The influence of maturation on flavor and chemical composition of hydrolyzed soy protein produced by acidic and enzymatic hydrolysis

10Citations
Citations of this article
10Readers
Mendeley users who have this article in their library.

You may have access to this PDF.

Abstract

Hydrolyzed vegetable protein produced using hydrochloric acid (HVP) or proteolytic enzymes (EVP) was given a maturation period of up to 6 weeks at 30 °C. The maturation resulted in a darker color for both hydrolysates, but the sensory profiles were not altered to any great extent. For both hydrolysates a decrease in the amount of free amino acids or an increase in the amount of bound amino acids was seen, and for EVP, a decrease in the amount of free monosaccharides was likewise observed. In HVP the mono- and polysaccharides were destroyed during hydrolysis. The changes in amino acids could be due to, for example, a reversible binding to either a monosaccharide in EVP or a degradation product of carbohydrates in HVP, leading to the first stage of the Maillard reaction. These early reactions did not proceed to any flavor-giving Maillard reaction compounds. Maturation can therefore not be used to enhance the flavor of protein hydrolysates under the applied production conditions. © Springer-Verlag 1999.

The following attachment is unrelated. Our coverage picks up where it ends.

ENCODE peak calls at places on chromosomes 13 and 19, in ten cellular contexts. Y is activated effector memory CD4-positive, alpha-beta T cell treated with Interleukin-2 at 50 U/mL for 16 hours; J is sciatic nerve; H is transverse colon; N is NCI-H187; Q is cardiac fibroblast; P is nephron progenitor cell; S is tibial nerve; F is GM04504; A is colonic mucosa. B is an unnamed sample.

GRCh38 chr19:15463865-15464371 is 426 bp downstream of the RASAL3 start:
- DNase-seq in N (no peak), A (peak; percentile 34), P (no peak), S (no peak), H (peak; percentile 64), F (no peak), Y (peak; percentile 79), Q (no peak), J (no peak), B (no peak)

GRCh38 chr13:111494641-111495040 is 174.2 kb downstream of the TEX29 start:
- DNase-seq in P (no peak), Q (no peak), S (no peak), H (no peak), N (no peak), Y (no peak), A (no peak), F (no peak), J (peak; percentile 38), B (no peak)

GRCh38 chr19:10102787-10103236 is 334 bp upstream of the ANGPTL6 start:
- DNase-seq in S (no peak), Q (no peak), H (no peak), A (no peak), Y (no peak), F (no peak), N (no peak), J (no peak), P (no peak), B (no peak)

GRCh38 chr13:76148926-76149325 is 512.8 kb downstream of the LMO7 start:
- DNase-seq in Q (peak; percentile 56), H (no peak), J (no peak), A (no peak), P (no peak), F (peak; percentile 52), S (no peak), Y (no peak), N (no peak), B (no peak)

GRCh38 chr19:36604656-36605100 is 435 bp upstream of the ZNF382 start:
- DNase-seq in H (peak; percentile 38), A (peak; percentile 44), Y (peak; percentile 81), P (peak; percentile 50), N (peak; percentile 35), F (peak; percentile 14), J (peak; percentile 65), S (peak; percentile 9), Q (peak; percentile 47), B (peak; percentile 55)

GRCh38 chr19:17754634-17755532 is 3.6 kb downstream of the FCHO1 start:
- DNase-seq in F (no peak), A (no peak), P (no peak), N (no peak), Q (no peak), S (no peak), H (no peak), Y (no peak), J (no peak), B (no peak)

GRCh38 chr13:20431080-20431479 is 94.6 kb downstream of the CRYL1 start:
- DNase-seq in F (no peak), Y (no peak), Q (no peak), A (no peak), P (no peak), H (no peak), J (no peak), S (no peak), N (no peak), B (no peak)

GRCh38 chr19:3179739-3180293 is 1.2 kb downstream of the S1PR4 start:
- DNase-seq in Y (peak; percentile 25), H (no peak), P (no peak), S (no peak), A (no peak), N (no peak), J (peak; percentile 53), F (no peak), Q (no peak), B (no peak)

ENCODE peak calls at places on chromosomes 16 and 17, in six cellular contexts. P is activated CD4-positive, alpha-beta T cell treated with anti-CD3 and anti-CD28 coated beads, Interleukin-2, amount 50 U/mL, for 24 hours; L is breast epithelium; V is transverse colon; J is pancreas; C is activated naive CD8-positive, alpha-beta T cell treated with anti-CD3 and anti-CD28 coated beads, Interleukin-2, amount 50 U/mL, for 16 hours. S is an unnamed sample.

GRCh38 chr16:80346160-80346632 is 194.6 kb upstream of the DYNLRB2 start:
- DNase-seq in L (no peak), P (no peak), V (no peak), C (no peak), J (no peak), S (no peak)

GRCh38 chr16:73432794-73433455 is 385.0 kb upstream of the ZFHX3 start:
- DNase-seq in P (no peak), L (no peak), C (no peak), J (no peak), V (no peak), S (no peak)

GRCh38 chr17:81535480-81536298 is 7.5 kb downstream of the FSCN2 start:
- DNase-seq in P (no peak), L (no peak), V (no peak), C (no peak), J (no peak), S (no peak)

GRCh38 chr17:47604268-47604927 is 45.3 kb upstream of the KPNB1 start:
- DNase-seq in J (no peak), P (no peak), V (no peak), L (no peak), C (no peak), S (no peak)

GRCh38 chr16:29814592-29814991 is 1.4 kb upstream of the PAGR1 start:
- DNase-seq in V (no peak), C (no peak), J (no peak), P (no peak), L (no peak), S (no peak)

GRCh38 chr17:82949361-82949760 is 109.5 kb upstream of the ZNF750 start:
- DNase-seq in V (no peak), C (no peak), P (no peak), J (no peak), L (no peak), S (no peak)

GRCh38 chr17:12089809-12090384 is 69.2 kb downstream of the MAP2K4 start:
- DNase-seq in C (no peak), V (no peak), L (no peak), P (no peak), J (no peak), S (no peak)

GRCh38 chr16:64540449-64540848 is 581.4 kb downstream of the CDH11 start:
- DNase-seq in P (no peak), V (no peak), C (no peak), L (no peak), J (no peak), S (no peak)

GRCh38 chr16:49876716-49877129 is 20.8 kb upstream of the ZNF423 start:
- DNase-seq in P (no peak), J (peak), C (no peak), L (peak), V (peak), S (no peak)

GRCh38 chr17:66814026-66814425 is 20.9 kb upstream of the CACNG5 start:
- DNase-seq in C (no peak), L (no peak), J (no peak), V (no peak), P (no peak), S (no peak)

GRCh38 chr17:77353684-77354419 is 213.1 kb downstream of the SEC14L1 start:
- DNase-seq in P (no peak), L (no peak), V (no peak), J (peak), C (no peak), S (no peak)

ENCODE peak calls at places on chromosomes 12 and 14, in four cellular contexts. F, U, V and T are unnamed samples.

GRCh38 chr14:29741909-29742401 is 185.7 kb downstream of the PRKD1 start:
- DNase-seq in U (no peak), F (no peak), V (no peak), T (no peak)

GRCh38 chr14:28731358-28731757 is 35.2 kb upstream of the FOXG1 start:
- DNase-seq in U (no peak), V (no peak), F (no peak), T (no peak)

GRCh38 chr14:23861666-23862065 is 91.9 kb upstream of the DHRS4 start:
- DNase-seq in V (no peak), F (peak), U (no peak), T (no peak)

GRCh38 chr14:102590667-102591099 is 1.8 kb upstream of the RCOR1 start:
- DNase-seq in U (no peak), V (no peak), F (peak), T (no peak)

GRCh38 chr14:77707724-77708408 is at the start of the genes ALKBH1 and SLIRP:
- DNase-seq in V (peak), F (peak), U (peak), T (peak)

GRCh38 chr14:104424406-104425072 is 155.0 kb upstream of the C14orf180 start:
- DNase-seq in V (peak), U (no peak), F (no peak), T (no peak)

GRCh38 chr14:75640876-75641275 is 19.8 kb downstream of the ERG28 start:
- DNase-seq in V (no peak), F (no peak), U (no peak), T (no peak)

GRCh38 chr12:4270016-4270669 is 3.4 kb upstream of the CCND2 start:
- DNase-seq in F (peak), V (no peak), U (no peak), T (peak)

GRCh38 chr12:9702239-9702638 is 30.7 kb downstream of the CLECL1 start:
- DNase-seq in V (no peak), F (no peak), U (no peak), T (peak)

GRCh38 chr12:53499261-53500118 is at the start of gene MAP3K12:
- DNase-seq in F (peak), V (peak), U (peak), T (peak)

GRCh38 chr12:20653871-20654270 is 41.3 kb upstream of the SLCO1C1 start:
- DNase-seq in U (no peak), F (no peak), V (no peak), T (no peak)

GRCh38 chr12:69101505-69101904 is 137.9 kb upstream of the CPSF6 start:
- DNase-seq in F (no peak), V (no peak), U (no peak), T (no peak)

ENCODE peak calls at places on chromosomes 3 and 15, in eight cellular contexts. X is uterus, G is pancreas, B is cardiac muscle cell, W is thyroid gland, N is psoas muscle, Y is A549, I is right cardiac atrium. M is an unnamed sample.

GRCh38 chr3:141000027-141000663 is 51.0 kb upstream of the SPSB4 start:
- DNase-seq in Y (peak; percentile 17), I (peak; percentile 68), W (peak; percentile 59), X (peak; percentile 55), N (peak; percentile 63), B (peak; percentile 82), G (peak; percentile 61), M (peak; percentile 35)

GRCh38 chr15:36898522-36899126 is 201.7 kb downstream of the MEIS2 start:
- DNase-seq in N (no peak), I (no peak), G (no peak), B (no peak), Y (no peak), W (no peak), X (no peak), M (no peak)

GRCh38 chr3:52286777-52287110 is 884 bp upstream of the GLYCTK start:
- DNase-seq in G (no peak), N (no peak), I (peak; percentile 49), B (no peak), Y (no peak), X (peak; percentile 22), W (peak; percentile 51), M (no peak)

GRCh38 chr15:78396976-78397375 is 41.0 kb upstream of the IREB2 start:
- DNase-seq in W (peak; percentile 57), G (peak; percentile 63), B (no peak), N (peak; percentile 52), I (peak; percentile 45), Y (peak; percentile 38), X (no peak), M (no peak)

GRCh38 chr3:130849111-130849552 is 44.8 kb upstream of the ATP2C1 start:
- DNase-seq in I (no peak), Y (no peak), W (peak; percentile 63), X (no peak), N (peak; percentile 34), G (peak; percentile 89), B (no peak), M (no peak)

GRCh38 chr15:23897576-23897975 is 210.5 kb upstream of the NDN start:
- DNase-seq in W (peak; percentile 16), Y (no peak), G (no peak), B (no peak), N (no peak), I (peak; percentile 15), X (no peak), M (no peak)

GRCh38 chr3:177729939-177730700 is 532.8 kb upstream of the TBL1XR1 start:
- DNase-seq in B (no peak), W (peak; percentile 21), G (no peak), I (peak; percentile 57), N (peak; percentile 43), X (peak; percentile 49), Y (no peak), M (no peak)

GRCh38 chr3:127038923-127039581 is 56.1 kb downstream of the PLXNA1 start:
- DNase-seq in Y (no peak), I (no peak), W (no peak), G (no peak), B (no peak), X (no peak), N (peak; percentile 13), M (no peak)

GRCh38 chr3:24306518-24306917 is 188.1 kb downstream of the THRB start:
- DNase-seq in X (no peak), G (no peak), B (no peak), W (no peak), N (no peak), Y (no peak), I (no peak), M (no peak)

Cite

CITATION STYLE

APA

Aaslyng, M. D., Larsen, L. M., & Nielsen, P. M. (1999). The influence of maturation on flavor and chemical composition of hydrolyzed soy protein produced by acidic and enzymatic hydrolysis. European Food Research and Technology, 208(5–6), 355–361. https://doi.org/10.1007/s002170050429

Register to see more suggestions

Mendeley helps you to discover research relevant for your work.

Already have an account?

Save time finding and organizing research with Mendeley

Sign up for free